U.S. Supreme Court agrees to hear Republican bid to defend Trump-era immigration rule

The U.S. Supreme Court on Friday agreed to hear a bid by a group of Republican state officials to take over the defense of a hard line immigration rule issued by former President Donald Trump’s administration that had barred certain immigrants deemed likely to require government benefits from obtaining legal permanent residency, a Reuters report said.

According to the report, the justices took up an appeal by 13 Republican state attorneys general led by Arizona Attorney General Mark Brnovich of a lower court’s ruling that rejected their bid to defend Trump’s “public charge” rule. President Joe Biden’s administration dropped the government’s defense of the policy. A federal judge in Illinois in a separate case vacated the rule nationwide.

The rule was in effect from February 2020 until last March.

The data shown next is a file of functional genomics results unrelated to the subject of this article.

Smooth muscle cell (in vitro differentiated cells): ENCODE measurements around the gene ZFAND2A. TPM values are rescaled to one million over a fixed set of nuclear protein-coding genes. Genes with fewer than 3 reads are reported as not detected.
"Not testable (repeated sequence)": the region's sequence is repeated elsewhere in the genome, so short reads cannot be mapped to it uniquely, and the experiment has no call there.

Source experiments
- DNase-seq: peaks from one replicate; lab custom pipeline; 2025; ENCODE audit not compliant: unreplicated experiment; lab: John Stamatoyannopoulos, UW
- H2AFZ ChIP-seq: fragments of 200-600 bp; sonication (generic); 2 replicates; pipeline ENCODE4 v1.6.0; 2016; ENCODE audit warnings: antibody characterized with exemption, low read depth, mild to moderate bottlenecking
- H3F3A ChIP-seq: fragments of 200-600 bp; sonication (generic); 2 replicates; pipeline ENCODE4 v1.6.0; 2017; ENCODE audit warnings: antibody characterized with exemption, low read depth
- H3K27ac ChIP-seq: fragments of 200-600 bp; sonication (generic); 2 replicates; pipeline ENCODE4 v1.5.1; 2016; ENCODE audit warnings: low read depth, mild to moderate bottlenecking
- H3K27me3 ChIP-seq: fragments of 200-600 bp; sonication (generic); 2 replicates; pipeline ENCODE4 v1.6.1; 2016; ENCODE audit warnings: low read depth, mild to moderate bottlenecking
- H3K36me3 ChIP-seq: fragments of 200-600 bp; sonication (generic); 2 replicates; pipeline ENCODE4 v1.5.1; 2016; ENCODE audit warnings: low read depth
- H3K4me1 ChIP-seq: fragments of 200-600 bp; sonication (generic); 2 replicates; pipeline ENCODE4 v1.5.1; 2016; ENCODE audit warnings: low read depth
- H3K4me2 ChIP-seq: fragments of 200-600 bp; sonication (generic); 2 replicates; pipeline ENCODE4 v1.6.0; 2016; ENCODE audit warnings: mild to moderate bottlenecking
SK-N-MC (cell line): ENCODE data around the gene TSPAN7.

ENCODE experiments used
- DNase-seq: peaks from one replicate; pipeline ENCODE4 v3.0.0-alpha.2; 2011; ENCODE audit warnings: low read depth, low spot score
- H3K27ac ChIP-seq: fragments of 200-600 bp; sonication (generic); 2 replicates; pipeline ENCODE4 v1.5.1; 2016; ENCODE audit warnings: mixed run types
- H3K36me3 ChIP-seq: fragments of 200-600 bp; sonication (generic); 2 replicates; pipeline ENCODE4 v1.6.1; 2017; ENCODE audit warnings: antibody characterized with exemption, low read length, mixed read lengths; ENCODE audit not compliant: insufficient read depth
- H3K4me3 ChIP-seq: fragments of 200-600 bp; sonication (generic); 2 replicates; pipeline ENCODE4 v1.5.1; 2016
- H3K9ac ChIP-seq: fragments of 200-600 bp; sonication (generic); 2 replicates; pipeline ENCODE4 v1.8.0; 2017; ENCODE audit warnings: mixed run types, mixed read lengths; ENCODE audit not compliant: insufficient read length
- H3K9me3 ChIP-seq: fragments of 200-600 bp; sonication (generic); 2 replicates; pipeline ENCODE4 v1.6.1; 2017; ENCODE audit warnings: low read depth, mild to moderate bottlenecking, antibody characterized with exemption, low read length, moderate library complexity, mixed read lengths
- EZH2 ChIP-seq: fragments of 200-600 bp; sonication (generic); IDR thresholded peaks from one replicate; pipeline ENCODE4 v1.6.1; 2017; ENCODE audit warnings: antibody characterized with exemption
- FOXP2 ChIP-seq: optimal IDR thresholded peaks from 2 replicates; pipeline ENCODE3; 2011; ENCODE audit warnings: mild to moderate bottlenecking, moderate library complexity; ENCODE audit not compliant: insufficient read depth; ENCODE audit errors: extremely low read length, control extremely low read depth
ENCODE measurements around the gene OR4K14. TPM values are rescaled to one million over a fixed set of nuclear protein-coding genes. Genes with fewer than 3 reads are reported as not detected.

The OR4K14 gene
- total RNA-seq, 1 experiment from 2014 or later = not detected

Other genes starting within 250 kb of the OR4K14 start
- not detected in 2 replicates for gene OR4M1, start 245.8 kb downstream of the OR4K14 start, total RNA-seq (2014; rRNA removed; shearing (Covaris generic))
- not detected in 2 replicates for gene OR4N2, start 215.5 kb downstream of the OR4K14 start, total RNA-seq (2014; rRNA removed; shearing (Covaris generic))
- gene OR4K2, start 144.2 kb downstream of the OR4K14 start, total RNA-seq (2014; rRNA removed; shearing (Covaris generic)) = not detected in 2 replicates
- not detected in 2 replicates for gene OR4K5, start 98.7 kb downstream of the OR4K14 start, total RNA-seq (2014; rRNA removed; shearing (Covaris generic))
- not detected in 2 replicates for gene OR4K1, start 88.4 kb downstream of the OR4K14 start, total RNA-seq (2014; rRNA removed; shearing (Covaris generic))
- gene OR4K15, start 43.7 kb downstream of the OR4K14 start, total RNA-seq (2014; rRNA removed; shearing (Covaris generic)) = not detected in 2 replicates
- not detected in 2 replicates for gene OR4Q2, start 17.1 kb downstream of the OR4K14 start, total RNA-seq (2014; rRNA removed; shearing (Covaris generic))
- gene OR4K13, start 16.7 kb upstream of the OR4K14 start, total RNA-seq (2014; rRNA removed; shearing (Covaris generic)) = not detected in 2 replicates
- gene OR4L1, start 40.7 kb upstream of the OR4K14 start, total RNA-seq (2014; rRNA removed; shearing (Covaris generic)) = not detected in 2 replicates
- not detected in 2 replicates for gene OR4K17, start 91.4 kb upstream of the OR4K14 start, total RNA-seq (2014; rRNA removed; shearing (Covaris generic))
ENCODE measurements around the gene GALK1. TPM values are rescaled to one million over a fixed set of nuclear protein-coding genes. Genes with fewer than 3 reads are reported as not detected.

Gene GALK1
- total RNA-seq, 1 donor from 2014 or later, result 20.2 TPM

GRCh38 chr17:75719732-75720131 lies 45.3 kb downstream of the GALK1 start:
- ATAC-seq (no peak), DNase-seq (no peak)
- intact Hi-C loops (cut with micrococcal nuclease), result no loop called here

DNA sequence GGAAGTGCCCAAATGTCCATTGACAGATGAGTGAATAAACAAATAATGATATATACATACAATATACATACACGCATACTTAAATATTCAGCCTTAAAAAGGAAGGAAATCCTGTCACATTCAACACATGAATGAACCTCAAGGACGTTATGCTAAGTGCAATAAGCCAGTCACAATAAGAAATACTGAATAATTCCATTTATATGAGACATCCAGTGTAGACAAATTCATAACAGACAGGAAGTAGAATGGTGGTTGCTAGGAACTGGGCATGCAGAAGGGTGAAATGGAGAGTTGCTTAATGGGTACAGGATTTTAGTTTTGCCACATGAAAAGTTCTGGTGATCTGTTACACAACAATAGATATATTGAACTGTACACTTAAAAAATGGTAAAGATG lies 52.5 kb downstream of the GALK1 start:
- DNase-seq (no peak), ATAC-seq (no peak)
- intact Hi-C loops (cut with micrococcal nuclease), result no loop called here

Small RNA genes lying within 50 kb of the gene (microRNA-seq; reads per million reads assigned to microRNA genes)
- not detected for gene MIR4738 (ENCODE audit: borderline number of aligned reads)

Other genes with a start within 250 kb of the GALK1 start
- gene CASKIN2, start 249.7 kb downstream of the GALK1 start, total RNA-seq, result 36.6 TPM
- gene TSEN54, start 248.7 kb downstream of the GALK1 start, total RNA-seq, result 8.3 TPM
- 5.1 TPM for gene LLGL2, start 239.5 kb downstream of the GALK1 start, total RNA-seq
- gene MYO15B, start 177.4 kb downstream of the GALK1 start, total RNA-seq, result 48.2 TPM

Brnovich was joined in his effort by officials from Alabama, Arkansas, Indiana, Kansas, Louisiana, Mississippi, Missouri, Montana, Oklahoma, South Carolina, Texas and West Virginia, the report said.

U.S. guidelines in place for the past two decades had said immigrants likely to become primarily dependent on direct cash assistance or long-term institutionalization, in a nursing home for example, at public expense would be barred from legal permanent residency, known as a “green card.”

Trump’s policy expanded this to anyone deemed likely to receive a much wider range of benefits for more than an aggregate of 12 months over any 36-month period including the Medicaid healthcare program, housing and food assistance, the report said.

The San Francisco-based 9th U.S. Circuit Court of Appeals decided in 2020 that Trump’s policy impermissibly expanded the definition of who counts as a “public charge.” Other courts around the country made similar rulings.

Brnovich and the other Republican officials told the justices that they should be able to defend Trump’s rule, saying it has been estimated to save all states about $1 billion annually. During the time the policy was enforced, the government issued only three denials of admission under it, according to court filings, all of which have since been reversed.

The Supreme Court in March dismissed another case from New York involving the legality of the rule at the urging of Biden’s administration, the Reuters report said.